Directed by Damien Chazelle
“Whiplash” does to jazz what “Pi” did to math, what “Black Swan” did to ballet. In writer/director Damien Chazelle’s dramatic new film, a young jazz drummer (Miles Teller) has to win the approval of his drill sergeant instructor (J.K. Simmons) before he can become one of the greats – but, as is the case in all great movies of this kind, the instructor will stop at nothing to unlock the potential he sees in his student. Nothing. This freedom let Simmons unleash upon viewers an intimidating, commanding, and Oscar-worthy performance. He’s emotionally intense, dark, unsettling. I half expected him to rip through the screen and shout a profanity-laced insult directed at me. And as for Teller – well, he’ll have to put some blood in the game if he wants to get to the top. He has major acting chops, though he’s never had the chance to show them – until now.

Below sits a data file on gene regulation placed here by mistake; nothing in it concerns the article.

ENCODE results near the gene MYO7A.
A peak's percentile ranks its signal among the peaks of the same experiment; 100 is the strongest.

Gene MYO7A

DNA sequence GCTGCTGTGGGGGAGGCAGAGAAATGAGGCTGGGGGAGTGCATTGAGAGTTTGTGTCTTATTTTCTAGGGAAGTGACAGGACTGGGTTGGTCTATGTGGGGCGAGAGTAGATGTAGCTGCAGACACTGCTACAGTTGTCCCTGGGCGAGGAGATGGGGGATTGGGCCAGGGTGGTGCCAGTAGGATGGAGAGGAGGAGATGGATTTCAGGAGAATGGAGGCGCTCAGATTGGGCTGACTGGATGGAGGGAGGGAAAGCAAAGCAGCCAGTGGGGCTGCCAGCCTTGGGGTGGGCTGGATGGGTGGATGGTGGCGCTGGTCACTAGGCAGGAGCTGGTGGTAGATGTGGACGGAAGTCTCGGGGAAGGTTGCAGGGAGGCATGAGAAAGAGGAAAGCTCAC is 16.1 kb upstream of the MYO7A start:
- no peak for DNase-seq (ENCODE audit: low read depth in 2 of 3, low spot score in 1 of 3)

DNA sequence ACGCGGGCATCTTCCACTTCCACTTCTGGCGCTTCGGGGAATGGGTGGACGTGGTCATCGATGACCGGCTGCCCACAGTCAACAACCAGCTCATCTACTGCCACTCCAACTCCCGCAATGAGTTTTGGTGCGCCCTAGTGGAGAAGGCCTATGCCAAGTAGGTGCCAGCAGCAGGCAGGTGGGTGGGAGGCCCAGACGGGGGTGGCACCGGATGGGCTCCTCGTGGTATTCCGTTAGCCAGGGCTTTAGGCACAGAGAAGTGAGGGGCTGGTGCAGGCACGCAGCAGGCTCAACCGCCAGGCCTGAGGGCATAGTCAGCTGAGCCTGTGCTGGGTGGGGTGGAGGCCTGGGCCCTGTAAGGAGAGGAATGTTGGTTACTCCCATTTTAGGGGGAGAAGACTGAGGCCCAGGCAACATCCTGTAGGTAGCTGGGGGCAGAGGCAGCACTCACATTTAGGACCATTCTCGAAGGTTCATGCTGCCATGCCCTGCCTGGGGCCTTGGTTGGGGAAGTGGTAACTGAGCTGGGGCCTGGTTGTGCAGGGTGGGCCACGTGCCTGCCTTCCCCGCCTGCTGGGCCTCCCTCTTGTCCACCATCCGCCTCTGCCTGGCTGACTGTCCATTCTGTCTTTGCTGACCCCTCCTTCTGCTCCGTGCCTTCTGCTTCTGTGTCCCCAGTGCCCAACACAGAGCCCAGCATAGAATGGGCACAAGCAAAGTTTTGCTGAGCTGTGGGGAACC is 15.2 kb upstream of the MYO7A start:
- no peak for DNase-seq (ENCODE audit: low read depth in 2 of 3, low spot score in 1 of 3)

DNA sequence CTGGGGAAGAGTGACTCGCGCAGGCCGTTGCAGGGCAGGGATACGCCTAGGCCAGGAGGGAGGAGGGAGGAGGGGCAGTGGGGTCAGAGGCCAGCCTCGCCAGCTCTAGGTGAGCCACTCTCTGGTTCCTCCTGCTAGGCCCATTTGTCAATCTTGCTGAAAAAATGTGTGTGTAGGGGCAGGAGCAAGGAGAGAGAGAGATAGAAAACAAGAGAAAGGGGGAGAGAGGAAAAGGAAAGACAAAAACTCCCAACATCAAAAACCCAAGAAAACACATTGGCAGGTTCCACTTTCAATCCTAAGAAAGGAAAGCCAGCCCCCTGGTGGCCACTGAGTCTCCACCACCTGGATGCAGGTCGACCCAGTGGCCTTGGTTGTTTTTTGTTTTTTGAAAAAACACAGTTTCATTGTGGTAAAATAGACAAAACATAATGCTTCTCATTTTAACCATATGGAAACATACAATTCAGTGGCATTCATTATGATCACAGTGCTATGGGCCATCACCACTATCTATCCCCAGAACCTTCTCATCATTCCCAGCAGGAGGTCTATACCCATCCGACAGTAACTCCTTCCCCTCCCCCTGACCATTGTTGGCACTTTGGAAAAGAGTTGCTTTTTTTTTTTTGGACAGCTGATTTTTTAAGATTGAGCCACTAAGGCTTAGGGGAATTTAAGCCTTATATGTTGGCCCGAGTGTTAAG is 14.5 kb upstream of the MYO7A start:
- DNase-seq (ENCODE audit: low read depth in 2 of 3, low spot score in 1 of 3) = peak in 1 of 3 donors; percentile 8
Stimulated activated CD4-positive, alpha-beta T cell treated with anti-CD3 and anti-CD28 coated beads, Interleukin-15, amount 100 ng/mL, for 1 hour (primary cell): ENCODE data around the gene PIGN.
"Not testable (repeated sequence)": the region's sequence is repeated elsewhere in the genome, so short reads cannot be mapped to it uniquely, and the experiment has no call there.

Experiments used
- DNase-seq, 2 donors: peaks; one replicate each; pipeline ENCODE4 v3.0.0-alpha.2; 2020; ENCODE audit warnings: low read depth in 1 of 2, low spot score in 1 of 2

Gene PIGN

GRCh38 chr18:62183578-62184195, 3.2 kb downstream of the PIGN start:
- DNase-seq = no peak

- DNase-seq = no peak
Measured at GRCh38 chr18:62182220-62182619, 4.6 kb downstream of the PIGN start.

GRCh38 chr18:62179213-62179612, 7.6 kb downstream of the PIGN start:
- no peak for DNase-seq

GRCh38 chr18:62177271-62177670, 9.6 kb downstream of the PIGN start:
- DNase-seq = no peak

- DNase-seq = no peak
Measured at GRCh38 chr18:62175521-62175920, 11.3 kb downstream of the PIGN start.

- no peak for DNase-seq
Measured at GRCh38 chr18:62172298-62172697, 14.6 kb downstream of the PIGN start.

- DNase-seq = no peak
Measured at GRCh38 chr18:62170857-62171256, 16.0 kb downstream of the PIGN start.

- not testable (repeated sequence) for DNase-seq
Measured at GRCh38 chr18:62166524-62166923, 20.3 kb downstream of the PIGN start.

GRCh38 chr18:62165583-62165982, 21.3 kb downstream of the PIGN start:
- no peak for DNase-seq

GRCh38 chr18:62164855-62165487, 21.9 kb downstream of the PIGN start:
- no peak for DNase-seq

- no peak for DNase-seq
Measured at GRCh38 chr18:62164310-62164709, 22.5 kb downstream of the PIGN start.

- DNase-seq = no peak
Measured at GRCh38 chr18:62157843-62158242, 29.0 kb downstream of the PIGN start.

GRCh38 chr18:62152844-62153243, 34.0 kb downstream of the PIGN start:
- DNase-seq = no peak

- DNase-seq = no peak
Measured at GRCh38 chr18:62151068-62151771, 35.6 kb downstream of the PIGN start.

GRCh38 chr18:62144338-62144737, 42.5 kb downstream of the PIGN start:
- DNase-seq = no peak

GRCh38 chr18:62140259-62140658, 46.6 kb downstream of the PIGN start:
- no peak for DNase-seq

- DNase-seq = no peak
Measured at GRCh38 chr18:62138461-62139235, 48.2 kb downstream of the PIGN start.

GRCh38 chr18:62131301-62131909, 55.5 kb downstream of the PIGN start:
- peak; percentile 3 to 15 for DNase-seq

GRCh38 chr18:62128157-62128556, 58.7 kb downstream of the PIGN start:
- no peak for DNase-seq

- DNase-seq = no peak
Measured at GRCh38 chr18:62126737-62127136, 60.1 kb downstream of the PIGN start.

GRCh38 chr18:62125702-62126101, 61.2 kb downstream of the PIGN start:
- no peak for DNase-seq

Together, Simmons and Teller are in a battle of wits, a dramatic waltz that comes to its ultimate climax – crescendo, if you will – in the film’s final moments. Final moments, which are, as expected, earth-shatteringly good. Part of that can be attributed to the music itself, which was convincingly faked by Teller, who spent months practicing the art of looking like a jazz drummer. Teller actually has 12 years of drumming experience, but no amount of training can turn you into a first-rate drummer in a matter of months. Still, the music we hear (with original pieces composed and conducted by Tim Simonec) does wonders to the film’s increasingly electrifying drama. Like the film itself, the music has a way of reaching incredible heights and then stopping on a dime, leaving your heart pumping as if for no apparent reason. “Whiplash” is a defibrillator jolt to the chest. It’s a total rush.